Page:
Automation success at a biomass power plant

Online Editor

John Browett reveals how CC-Link IE networking helps biomass plant automation at a different kind of dairy farm

Maximising the use of agricultural by-products to reduce waste and improve sustainability has several positives, including reducing a business’s environmental impact and maximising an important profit opportunity. This is why Italian farm Roana has invested in a biomass plant that uses livestock manure and other organic waste to generate energy.

To optimise its automation infrastructure, the farm required an advanced control network to monitor the anaerobic digestion process and maximise productivity. CC-Link IE Field provided the right solution, connecting a series of Mitsubishi Electric factory automation components with a flexible open industrial Ethernet solution delivering Gigabit bandwidth.

Roana Zootechnical farm is in the countryside of Latina, Italy, and is home to approximately 1,100 water buffalos. Every day, these animals provide over three tonnes of milk, which is used to produce a celebrated buffalo mozzarella cheese. Along with product, the herd produces approximately 60m3 per day of useable livestock manure. Before this becomes fertiliser for Roana’s agricultural fields, however, it can be used to produce bioenergy. The farm was interested in maximising the use of this by-product to have a positive impact on the environment whilst generating increased revenue for the business. Local renewable energy specialist, ProgestAmbiente, was chosen to build the green power plant.

Carmen Iemma, co-owner of Roana, explains: “Roana has been interested in implementing a biomass plant for years. The project suggested by ProgestAmbiente was particularly appealing, as the company was able to tailor a solution that would address our commercial requirements and still fit with our existing operations and infrastructure.”

The biomass power plant anatomy

The plant consists of scrapers and pipelines, collecting all the manure from the stables into a pre-treatment tank, which homogenises and equalises the material. This tank is connected to an anaerobic digester system equipped with submersible mixers. At this stage, different bacterial strains digest biomass in an oxygen-free environment at temperatures similar to those in a buffalo’s stomach. As a result of this biochemical process, bacteria break down complex organic substances, generating a methane-rich biogas.

The gas produced in the digester moves upwards, towards the dome, and is then directed to a gas treatment unit, where a thermal process helps to purify the gas, increasing the concentration of methane. The end product is sent to a gas-powered generator, which produces enough electricity push power back to the grid.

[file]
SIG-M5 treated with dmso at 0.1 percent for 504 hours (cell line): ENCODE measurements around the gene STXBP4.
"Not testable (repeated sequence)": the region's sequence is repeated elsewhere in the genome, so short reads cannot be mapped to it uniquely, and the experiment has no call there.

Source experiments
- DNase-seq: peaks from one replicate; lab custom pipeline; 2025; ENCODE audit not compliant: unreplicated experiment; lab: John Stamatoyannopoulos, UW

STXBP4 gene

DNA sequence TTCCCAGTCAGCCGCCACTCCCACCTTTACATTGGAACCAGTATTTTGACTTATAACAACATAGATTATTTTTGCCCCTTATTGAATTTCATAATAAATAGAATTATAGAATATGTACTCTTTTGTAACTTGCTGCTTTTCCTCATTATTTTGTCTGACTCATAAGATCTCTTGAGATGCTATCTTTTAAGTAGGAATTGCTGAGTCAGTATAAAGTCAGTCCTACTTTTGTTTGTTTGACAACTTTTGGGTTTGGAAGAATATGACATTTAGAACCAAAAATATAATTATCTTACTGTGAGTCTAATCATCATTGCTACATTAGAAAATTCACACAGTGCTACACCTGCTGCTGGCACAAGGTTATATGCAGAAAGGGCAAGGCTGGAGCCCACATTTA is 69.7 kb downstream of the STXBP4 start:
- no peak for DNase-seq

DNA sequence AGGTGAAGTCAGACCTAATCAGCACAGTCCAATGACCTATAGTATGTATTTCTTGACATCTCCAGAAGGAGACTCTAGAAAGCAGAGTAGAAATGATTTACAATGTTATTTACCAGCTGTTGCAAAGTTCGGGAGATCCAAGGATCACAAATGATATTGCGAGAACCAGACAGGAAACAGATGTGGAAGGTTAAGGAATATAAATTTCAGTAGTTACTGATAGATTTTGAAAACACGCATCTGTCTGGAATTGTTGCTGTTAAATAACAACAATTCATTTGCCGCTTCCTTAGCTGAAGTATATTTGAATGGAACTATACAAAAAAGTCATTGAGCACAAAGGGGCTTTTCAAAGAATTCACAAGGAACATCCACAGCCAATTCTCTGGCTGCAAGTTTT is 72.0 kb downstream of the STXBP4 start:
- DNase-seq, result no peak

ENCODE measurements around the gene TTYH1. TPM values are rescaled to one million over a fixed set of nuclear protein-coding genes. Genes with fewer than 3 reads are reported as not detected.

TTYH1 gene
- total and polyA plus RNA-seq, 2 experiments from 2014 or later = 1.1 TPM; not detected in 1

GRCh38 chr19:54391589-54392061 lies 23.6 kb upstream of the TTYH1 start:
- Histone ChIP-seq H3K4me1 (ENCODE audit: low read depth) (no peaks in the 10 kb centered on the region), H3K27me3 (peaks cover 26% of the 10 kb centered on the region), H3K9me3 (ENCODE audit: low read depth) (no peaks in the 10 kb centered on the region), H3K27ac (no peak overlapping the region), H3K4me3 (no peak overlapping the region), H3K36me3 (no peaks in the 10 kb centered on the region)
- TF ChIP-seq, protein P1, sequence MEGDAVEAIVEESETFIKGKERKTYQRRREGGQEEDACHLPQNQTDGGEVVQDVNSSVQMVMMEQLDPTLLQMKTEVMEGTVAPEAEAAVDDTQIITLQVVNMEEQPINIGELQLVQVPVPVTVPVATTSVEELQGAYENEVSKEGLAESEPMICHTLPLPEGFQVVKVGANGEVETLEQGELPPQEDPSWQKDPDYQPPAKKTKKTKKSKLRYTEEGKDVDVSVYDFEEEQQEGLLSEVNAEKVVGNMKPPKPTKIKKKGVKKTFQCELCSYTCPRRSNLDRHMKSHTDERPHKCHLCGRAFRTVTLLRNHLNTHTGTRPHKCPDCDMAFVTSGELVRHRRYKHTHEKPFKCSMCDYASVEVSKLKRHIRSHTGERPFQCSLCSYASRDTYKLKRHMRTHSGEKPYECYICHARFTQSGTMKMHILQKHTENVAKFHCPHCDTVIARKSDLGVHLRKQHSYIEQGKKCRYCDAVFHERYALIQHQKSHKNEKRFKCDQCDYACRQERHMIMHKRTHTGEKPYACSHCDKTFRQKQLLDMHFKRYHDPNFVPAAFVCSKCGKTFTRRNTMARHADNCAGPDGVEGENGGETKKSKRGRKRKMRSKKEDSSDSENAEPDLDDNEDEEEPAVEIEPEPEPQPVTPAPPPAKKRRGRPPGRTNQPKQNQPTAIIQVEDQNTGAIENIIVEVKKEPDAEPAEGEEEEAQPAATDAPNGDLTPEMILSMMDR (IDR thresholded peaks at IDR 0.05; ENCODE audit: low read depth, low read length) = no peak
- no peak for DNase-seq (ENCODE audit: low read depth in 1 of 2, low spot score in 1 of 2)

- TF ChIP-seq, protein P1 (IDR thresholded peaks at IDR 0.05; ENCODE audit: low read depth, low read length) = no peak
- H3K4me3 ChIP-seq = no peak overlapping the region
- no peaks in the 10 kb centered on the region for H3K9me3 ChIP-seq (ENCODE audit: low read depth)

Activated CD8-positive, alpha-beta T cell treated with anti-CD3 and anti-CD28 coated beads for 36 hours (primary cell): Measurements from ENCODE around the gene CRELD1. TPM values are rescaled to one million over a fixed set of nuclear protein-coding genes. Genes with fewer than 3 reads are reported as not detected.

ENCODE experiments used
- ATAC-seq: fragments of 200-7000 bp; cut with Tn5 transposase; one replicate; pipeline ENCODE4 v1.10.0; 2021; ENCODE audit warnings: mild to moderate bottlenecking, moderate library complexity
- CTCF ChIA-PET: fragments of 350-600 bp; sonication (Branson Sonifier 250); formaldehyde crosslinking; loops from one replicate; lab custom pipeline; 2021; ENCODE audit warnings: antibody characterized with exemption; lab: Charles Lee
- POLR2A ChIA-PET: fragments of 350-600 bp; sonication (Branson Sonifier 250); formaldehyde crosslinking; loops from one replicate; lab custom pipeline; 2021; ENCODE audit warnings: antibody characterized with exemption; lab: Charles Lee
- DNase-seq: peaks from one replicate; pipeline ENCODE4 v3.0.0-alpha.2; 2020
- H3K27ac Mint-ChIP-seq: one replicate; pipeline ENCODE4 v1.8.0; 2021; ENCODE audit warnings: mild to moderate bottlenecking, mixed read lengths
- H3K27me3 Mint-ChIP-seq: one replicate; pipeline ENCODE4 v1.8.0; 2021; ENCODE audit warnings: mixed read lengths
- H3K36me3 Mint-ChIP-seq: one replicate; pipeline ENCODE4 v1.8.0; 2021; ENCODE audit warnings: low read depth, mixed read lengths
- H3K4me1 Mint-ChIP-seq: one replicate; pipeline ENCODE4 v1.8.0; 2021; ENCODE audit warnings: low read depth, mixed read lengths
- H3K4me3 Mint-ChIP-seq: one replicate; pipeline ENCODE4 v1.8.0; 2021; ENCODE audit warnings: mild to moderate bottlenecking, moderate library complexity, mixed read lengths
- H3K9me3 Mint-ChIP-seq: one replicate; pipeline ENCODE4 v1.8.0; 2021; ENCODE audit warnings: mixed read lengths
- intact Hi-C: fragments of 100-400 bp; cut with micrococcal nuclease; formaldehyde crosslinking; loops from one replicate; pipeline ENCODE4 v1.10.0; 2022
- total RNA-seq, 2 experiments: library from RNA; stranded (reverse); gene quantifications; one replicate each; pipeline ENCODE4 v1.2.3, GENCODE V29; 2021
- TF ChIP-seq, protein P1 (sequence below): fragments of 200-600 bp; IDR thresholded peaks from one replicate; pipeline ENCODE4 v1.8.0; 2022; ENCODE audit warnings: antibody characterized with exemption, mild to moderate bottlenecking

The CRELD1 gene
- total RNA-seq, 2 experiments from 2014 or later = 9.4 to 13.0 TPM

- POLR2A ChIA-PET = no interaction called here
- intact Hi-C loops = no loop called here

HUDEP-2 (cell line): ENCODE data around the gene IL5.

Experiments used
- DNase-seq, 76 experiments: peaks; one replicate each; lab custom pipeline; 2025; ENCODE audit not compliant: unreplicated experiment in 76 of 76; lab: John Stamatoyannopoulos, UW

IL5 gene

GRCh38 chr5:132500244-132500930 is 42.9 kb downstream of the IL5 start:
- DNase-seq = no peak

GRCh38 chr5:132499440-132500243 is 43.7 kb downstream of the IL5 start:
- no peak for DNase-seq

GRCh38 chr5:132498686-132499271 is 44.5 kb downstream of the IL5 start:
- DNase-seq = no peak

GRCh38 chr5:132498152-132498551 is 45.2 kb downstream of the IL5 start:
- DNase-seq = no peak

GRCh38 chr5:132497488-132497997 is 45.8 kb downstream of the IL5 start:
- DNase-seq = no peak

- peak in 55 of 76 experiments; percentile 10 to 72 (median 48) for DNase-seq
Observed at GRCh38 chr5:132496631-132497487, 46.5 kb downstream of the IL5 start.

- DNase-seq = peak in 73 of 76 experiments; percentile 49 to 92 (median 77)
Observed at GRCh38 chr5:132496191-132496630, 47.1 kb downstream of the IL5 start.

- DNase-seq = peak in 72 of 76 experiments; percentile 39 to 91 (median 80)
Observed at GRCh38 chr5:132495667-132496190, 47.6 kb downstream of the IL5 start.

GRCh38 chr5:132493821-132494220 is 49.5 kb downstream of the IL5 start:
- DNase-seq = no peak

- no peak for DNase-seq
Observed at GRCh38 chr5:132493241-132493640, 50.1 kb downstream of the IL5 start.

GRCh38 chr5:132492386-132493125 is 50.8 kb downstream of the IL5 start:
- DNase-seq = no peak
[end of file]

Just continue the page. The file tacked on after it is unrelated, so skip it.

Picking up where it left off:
The control of critical process parameters, such as temperature, gas pressure, in-feed rates and mixing within the digester, plays a crucial role in maximising both the volume of methane produced and its purity. The sensitivity of the system and its coordination can make the difference between it being profitable or not, so responsive automation and network communications are vital to the commercial success of the project.

Automating the biomass power plant

Michele Di Stefano, project manager at ProgestAmbiente, adds: “One of the most important aspects for us is offering the best functional process equipment and operator tools, featuring state-of-the-art technologies and high reliability. In this case, we chose a combination of Mitsubishi Electric and CC-Link IE.”

To support Roana’s biogas operations, CC-Link IE Field gigabit Ethernet connects a number of automation devices from Mitsubishi Electric to ensure high-performance communications. More precisely, MAPS SCADA system is linked to a MELSEC Q series PLC. This is then connected to five inverters, from Mitsubishi Electric’s energy-saving FR-F800 series, that regulate the functioning of all the electromechanical devices and components used in the process. As a result, operators have a comprehensive view of the entire plant and its processes in real-time, adjusting critical process parameters as well as conducting predictive maintenance strategies.

Alberto Griffini, product manager at Mitsubishi Electric, comments: “Our main goal was delivering a system that is highly functional but also easy to use, maintain and expand. For example, as the plant develops and increases its volume of processed livestock manure, Roana could easily upgrade its system by installing a newer MELSEC iQ-R controller, which provides more advanced onboard features and supports a broader range of I/O modules. The networking solution is already very flexible and advanced so effectively futureproofs the installation.”

Carmen lemma adds: “Using a reliable and responsive monitoring system and high-performance communications is particularly important for Roana, as it allows us to promptly intervene if anomalies are detected, reducing downtime.”

Now that the biomass power plant and its network infrastructure are operational, Roana can produce 2,400kWh of electric energy every day. This is supplied to the national electrical grid, generating an extra revenue of €15,000 per month for Roana.

Iemma comments: “We are very happy with the solution provided, as it clearly shows the benefits of shifting towards renewable energy and maximising by-product synergies. In particular, we appreciate the fact that the plant can manage itself autonomously, without requiring our staff to acquire new technical skills in order to control the plant. The system is intuitive and easy to use, helping all of our operators to effectively use the system.”

John Browett is general manager, CPLA-Europe

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